Kildare set to march on as injuries threaten to weaken Meath’s challenge

Conor Gillespie’s loss a major blow to Royal County’s hopes of a final place

Kildare manager Jason Ryan with Paddy Brophy after the win over Louth at Croke Park. Photo: Morgan Treacy/Inpho

Kildare manager Jason Ryan with Paddy Brophy after the win over Louth at Croke Park. Photo: Morgan Treacy/Inpho

Sat, Jun 28, 2014, 01:00

Dublin’s shock and awe routine brings with it plenty of collateral damage, chiefly and most obviously the shortening of careers that might otherwise still have mileage left in them.

In counties like Meath and Kildare especially, Dub dominance prompts endless revisits to the drawing board and waste-paper bins full of scrunched up plans that didn’t work.

It’s only two years since this pair met in championship. Since then, both have changed managers and both have flushed out their squads. Meath return with just seven of the side that had six points to spare the last time they met, Kildare come back with just five. Even allowing for their respective injury lists, that’s a bruising amount of player turnover in only a couple of seasons.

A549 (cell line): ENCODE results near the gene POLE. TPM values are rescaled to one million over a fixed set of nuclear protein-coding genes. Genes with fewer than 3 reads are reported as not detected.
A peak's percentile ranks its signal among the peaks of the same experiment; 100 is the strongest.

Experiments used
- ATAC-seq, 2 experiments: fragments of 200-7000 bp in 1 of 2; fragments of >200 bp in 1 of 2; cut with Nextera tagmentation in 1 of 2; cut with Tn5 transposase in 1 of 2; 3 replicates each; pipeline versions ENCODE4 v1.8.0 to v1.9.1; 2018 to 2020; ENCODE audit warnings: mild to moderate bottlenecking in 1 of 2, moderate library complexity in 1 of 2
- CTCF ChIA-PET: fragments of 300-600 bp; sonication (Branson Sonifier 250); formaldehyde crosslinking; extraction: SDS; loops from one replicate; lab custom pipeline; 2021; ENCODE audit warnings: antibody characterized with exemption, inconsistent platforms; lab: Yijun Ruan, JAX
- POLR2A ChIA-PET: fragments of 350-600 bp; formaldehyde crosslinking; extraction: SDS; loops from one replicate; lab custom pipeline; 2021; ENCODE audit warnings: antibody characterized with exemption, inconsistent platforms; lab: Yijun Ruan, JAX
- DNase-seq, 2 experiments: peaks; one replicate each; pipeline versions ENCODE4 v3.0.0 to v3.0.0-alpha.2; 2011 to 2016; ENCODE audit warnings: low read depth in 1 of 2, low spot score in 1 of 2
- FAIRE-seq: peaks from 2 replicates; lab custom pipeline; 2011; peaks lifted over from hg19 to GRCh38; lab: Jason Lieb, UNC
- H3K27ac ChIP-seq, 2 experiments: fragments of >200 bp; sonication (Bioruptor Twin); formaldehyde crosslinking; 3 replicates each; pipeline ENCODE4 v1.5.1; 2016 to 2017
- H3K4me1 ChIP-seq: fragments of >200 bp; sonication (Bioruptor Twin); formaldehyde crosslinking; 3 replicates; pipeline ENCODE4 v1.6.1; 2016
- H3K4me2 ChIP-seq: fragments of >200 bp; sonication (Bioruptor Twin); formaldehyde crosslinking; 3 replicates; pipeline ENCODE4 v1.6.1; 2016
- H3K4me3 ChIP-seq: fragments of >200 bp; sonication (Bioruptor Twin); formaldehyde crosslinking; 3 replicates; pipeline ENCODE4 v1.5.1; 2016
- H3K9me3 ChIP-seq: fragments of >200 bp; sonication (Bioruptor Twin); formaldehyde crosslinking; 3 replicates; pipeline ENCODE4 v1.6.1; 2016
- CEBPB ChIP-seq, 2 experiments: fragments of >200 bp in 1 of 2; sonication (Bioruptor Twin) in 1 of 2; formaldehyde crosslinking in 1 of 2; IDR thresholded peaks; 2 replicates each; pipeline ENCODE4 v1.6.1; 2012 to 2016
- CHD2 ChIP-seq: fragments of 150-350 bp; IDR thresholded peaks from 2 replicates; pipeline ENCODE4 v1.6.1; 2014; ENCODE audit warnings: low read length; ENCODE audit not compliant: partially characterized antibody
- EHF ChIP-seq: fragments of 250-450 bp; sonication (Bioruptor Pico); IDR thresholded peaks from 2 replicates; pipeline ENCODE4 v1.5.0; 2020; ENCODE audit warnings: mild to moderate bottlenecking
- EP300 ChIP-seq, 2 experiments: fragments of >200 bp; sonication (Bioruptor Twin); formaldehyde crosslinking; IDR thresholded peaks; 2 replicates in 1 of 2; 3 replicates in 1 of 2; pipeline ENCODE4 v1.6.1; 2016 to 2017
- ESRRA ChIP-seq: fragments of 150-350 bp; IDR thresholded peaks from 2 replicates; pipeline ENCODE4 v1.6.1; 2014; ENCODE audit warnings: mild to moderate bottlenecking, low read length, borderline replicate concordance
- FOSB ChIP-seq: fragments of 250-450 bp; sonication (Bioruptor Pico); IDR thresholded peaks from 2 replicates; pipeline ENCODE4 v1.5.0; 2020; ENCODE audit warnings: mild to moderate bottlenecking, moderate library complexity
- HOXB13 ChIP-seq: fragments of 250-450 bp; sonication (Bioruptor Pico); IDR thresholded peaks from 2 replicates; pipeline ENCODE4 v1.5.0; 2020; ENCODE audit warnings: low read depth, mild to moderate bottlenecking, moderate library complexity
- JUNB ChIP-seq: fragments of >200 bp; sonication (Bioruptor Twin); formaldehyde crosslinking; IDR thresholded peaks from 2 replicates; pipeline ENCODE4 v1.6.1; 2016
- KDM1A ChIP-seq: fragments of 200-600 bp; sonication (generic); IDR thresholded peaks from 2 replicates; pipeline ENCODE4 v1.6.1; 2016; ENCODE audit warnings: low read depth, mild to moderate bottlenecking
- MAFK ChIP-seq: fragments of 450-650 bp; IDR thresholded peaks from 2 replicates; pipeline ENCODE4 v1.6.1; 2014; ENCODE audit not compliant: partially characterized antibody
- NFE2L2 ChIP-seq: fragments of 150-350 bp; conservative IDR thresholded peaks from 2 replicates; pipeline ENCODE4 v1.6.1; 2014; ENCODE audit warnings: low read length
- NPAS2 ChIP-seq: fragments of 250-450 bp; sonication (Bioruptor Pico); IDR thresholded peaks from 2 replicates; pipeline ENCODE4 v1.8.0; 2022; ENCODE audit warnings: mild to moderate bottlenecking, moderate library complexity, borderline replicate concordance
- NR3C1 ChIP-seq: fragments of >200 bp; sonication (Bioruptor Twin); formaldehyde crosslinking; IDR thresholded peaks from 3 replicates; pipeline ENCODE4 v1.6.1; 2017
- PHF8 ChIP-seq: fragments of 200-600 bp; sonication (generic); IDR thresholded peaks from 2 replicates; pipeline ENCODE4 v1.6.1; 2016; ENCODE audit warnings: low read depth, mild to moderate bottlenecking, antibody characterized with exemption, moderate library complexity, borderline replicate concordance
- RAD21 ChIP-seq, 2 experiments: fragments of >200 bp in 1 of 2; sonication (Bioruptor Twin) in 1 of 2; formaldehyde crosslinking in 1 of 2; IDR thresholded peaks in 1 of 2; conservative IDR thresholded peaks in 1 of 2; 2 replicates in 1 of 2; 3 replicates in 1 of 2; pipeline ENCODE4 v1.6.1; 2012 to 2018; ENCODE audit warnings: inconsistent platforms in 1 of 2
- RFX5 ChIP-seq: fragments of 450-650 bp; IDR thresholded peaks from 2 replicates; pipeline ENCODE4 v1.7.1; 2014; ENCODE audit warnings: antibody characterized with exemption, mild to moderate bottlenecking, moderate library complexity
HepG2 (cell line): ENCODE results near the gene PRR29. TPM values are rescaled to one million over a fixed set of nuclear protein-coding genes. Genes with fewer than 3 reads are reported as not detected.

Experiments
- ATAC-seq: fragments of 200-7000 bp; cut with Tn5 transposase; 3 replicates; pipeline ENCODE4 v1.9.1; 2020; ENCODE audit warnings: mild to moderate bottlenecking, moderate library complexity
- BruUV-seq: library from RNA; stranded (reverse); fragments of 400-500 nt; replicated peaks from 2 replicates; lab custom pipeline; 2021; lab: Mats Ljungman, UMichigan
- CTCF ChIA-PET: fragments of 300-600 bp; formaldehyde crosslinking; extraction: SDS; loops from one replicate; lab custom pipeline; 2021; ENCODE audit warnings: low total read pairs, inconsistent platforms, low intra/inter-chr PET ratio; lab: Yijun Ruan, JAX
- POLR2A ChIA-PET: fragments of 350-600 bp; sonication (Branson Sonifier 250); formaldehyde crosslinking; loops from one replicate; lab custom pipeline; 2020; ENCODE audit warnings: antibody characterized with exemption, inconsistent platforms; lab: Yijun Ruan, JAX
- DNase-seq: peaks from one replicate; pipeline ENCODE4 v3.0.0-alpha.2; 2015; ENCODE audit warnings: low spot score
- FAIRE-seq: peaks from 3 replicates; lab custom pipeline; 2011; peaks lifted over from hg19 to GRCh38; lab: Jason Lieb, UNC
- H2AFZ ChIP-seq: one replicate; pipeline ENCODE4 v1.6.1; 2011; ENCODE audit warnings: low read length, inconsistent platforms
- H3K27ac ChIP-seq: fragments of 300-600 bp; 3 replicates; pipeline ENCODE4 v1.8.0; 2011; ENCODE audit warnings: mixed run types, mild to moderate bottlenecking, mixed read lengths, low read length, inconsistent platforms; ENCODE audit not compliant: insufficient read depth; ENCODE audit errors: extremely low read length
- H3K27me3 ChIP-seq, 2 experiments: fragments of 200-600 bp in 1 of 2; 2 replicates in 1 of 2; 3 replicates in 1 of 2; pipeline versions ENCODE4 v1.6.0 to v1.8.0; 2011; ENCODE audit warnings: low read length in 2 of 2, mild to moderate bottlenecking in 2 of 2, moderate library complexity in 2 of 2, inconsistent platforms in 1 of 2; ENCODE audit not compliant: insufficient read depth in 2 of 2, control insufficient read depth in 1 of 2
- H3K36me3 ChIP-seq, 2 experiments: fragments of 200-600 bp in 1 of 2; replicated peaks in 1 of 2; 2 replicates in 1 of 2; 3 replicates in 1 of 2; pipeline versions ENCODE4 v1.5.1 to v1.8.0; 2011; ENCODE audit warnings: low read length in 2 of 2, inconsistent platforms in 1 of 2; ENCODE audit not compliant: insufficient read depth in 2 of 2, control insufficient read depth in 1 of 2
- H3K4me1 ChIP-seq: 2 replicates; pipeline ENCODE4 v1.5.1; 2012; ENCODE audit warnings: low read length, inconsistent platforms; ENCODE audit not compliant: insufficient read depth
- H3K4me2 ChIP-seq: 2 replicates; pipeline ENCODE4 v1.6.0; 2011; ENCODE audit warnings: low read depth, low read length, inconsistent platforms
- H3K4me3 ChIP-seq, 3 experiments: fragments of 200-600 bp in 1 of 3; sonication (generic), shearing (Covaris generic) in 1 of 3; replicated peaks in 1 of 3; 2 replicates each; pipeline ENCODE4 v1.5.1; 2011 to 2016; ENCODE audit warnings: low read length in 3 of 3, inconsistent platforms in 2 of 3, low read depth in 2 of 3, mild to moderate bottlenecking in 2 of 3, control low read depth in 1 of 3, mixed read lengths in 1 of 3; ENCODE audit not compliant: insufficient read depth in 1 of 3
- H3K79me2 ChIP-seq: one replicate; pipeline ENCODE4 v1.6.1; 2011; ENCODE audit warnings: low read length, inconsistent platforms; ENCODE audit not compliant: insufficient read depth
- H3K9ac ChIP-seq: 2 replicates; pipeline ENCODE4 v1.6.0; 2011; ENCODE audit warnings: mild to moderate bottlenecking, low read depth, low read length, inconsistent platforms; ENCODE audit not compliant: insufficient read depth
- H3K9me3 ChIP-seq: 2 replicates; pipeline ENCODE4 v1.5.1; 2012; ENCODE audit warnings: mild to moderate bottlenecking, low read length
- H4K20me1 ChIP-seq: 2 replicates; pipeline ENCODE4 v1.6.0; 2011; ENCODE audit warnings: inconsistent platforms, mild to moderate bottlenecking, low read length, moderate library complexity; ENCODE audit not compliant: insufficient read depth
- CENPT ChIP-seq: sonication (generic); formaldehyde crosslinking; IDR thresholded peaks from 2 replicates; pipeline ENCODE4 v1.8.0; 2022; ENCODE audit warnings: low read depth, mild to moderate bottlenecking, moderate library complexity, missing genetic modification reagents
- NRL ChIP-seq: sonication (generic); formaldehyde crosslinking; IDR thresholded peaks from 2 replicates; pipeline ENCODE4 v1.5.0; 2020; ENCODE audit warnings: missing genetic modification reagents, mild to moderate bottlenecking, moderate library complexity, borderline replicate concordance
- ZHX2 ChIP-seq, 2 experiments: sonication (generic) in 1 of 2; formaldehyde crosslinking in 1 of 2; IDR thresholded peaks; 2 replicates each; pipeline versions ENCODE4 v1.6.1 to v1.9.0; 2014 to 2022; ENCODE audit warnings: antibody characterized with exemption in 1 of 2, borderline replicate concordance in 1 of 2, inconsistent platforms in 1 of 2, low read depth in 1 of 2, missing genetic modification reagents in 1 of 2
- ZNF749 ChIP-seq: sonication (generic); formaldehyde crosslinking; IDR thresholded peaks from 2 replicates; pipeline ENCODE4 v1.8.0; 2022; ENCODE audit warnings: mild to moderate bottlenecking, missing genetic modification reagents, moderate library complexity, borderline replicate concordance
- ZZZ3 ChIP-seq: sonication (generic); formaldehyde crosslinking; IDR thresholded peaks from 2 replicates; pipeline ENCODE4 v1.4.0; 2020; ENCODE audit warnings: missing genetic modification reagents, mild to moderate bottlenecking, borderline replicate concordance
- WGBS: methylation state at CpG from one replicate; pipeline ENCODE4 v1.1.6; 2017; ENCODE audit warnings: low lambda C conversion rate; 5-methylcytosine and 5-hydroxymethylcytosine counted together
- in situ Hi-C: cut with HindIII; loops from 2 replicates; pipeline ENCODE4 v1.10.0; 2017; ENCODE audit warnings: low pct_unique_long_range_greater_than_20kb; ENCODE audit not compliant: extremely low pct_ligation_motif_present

That Meath win in 2012 was very much against the head at the time, confirmation of the worst failings of McGeeney-era Kildare. Since they could never be relied upon to win a game as underdogs, losing as favourites was a careless groove to get into. They got caught by an ambush powered by a slew of Meath youngsters who are two seasons older and tougher now.

The loss of Conor Gillespie – the outstanding performer on the pitch in that game – is a huge blow to Meath.

They were just about getting by without Eamonn Wallace and even Mickey Newman’s absence can be compensated for with Shane O’Rourke and Stephen Bray taking over the frees. But with Gillespie gone too, there’s no hiding the fact that as the game wears on, Meath’s depth is a matter of far less certainty than Kildare’s.

Jason Ryan’s side provided probably the most pleasant surprise of the championship’s early rounds. Energetic, purposeful and – maybe most surprising of all – accurate, they put Louth away with uncommon ease. Maybe more than any other side so far, they are hard to know what to make of.

A repeat of the Louth performance would see them through here but we know too much about old Kildare to trust in new Kildare just yet.

Against a full-strength Meath, you wouldn’t give them the nod. Against this one, they just about get it.

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